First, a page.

May 24, 2010

Examining The Scripture XIII: No Worries, Mate!

Moses and Aaron go to Pharaoh and by proxy (for the Lord) they tell Pharaoh to let His people go to feast to Him (the Lord) in the wilderness. Pharaoh claims no knowledge of the Lord and refuses. This is not a great way to begin a mass exodus out of slavery. Because their (Moses & Aaron’s) visit apparently took people away from their work, not only does Pharaoh refuse release of the Hebrews he actually increases their burden. He forces them to make bricks for building without giving them straw to do so and demanding that they still meet their daily quota of bricks. This requires that they scavenge far and wide for the required straw to make the bricks. The foremen are subsequently beaten for not meeting the quota of brick. This sends up a lament from the Hebrews to Pharaoh asking why they are being treated this way. Pharaoh seems as if he mocks them at this point by mimicking their lament, “Let us go and sacrifice to the Lord.” He then tells them they are idle (lazy) and insists the quota remain the same.

The Hebrew slaves depart from Pharaoh and eventually turn their anger and frustration on Moses and Aaron claiming the Lord should judge Moses and Aaron for bringing this torment on them. Moses then does the same about-face to the Lord and posing the same line of petulant questioning, challenging God’s character by asking, “why have you done evil to this people?” and “why me?” completely failing to understand God’s purposes. There is doubt and a lack of faith on Moses behalf just as there is on the Hebrews.

God then asserts himself by re-establishing who He is and what He will do to Pharaoh. He reminds Moses of the covenant with Abraham and ends with a promise of deliverance from Egypt. The Lord commands Moses to to tell the people to reassure them that He will deliver them to the land promised to Abraham, Isaac and Jacob. He also says (and this is one of my favorites) that God will “take you to be my people and I will be your God, and you shall know that I am the Lord your God who has brought you out from under the burdens of the Egyptians. This is a shadow of the believers like us also: Under the burden of the world and sin and to be delivered by the Lord. Moses spoke the words but the people didn’t listen because of their horrible yoke of slavery. The Lord then commands Moses to demand the release of His people from Pharaoh. Moses again flounders on this command because he claims he has uncircumcised lips which I believe is a reference to his known speech impediment.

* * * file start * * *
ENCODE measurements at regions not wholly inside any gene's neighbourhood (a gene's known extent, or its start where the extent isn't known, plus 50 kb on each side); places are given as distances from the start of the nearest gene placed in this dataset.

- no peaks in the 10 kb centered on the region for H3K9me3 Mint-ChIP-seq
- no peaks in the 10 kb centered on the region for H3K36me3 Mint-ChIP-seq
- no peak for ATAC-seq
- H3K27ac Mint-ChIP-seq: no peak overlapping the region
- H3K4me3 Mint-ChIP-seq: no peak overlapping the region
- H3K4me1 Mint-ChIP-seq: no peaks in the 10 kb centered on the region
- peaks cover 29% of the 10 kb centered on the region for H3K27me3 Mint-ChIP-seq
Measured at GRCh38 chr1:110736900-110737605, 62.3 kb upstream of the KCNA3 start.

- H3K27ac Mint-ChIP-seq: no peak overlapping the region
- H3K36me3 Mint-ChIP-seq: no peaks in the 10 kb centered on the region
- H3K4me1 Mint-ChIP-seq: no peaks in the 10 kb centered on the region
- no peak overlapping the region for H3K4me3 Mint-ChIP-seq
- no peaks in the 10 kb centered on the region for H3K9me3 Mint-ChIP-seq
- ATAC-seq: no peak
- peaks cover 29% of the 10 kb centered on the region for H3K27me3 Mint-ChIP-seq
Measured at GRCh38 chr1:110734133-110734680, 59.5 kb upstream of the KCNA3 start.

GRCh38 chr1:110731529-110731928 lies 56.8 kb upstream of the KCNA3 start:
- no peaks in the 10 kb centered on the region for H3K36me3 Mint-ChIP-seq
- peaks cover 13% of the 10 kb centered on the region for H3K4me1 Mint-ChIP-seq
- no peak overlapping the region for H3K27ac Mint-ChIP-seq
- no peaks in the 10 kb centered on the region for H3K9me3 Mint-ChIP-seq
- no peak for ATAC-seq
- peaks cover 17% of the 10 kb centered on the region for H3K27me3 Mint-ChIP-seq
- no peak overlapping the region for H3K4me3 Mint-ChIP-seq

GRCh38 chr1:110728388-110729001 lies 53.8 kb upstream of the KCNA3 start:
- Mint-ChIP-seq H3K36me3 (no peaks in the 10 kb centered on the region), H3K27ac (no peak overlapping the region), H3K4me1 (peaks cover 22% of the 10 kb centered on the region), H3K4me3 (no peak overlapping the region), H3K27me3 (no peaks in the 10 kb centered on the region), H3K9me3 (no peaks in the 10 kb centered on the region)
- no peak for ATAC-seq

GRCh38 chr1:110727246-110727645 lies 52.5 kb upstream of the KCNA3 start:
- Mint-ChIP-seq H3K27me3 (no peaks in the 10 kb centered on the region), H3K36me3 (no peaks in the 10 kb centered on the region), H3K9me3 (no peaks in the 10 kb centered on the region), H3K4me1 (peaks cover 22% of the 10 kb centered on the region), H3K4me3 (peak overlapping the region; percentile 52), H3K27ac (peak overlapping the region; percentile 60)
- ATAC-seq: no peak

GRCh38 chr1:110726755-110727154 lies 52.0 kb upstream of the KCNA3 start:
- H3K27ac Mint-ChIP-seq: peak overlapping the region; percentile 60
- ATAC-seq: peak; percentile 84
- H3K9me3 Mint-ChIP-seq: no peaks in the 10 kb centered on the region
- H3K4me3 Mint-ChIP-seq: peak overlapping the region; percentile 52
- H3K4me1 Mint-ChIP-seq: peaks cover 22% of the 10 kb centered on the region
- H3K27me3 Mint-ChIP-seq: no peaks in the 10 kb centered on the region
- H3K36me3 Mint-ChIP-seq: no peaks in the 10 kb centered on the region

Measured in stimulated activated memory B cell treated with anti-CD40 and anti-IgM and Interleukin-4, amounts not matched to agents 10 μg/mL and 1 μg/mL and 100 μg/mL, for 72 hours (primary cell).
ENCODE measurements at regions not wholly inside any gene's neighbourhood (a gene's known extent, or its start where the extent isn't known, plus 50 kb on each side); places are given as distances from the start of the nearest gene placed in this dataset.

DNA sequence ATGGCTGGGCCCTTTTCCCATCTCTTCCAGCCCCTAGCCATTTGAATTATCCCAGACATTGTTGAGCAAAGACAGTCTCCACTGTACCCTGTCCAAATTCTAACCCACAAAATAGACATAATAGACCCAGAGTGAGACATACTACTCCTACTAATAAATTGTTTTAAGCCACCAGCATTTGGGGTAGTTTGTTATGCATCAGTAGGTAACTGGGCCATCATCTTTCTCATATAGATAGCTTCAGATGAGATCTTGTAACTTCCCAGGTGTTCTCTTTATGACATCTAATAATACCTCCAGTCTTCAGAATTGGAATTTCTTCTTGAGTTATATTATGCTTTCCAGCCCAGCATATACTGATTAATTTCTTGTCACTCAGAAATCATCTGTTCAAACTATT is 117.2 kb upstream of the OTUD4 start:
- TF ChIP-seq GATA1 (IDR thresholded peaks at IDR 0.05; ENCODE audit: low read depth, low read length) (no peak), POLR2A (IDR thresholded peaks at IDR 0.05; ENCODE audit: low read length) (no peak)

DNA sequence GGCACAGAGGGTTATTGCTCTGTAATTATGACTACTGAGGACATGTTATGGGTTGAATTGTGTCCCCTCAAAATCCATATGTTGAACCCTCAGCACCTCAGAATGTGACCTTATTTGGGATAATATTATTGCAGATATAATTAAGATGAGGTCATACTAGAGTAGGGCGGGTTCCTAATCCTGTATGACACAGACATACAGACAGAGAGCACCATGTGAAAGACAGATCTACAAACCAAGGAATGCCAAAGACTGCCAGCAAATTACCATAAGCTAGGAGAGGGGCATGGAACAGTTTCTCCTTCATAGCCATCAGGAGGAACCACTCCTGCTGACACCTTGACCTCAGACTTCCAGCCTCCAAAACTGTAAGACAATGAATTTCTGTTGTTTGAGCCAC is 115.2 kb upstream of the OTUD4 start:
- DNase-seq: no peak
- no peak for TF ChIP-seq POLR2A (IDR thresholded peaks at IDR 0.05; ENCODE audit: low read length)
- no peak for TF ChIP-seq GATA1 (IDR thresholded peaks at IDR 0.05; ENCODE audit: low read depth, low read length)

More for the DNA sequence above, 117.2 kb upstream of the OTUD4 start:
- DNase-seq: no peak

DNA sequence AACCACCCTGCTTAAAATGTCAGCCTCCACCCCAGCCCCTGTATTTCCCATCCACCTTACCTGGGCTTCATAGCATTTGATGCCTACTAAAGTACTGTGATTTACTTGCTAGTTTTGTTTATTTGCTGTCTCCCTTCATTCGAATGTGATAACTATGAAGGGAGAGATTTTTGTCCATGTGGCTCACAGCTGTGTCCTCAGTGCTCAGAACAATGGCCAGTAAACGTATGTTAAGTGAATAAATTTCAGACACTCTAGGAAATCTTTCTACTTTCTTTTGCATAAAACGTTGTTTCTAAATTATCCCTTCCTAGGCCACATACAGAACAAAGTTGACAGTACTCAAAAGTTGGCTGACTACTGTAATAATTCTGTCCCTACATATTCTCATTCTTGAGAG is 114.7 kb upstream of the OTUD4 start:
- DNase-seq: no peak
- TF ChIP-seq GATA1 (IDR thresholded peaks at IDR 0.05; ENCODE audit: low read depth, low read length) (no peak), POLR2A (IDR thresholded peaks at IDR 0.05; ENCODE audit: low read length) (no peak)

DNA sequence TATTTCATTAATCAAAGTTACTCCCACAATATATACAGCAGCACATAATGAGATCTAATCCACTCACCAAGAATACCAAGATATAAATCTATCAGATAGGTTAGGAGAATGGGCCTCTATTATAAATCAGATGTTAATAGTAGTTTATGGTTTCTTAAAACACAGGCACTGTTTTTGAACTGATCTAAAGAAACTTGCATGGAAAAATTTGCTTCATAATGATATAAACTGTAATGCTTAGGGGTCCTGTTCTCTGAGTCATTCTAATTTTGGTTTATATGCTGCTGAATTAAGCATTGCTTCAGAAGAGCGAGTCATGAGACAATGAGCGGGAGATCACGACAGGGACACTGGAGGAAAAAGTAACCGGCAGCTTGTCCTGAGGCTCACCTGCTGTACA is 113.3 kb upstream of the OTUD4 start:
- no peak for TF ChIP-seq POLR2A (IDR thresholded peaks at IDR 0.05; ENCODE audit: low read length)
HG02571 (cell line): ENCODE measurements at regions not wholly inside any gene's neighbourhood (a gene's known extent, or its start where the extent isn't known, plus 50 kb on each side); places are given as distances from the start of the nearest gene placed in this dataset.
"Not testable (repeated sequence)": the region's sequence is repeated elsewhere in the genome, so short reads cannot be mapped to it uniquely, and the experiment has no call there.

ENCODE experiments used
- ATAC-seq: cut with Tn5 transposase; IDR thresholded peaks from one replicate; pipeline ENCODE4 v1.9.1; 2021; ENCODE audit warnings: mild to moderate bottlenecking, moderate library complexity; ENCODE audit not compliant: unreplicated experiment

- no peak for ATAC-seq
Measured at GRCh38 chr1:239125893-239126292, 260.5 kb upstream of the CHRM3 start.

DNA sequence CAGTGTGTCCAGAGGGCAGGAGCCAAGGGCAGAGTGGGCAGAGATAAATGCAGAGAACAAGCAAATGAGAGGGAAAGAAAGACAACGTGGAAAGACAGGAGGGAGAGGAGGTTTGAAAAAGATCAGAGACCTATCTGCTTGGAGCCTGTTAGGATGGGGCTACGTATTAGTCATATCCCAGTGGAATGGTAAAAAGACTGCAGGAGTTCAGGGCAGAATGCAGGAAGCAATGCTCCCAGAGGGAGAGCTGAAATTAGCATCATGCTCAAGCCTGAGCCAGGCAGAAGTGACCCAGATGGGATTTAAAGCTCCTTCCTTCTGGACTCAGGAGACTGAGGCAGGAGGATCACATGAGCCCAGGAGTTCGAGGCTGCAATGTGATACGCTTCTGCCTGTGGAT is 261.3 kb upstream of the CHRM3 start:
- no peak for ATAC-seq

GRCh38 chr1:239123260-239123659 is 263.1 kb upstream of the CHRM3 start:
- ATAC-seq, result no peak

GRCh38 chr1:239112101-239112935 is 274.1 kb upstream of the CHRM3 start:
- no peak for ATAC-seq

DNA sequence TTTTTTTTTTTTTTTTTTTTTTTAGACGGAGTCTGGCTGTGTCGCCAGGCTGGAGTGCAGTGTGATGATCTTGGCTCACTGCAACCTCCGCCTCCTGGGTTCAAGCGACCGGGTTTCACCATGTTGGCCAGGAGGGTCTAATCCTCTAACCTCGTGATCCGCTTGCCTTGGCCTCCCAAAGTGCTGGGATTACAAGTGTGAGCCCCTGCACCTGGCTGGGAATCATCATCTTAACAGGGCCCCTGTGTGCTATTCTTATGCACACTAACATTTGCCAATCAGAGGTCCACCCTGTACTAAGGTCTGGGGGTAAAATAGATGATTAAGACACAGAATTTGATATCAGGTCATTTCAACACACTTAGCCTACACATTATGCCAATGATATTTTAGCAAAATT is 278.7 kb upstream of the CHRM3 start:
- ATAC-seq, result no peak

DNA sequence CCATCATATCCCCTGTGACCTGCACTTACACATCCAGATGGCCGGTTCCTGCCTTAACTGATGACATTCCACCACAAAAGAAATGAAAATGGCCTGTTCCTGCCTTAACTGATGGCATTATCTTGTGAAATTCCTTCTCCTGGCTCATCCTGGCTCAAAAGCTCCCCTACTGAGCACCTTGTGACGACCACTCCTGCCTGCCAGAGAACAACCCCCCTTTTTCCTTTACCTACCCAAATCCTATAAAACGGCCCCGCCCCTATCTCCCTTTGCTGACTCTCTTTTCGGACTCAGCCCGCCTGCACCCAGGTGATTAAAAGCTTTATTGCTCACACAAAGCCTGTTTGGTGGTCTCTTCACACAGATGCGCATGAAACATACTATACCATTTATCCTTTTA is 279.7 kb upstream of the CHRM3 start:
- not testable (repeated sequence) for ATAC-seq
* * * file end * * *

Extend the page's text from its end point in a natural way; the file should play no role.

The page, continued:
Below is a short grocery list style of God promises (McGee 220):
• He’ll bring them out of Egyptian bondage
• He’ll get them out from under the burden of Egyptians
• He’ll redeem them with an outstretched arm
• He’ll take them to Himself as a people
• He’ll be their God
• He’ll bring them into the “promised” land
• He’ll give to them a heritage.

As it turns out, God had everything under control. We need only trust and believe in the Lord.

"...Everything is possible for him who believes." Immediately the boy's father exclaimed, "I do believe; help me overcome my unbelief!" Mark 9:23-24

McGee, J. Vernon. "Exodus." Thru the Bible, Vol. 1: Genesis-Deuteronomy. Waco, TX: Thomas Nelson, 1983. 220. Print.


grasshopper said...

That is my daily cry and plea to God... "I do believe-help me overcome my unbelief!" I know He will!

grasshopper said...

My UNBELIEF is my daily sin-defiance and rebellion to Him, running from Him---REPENTING is running to Him-the foot of the CROSS...

Anonymous said...

great blog. keep on writing brother!
by the way i borrowed the "believe" photo of u don't mind. thanks sir
here's my blog:

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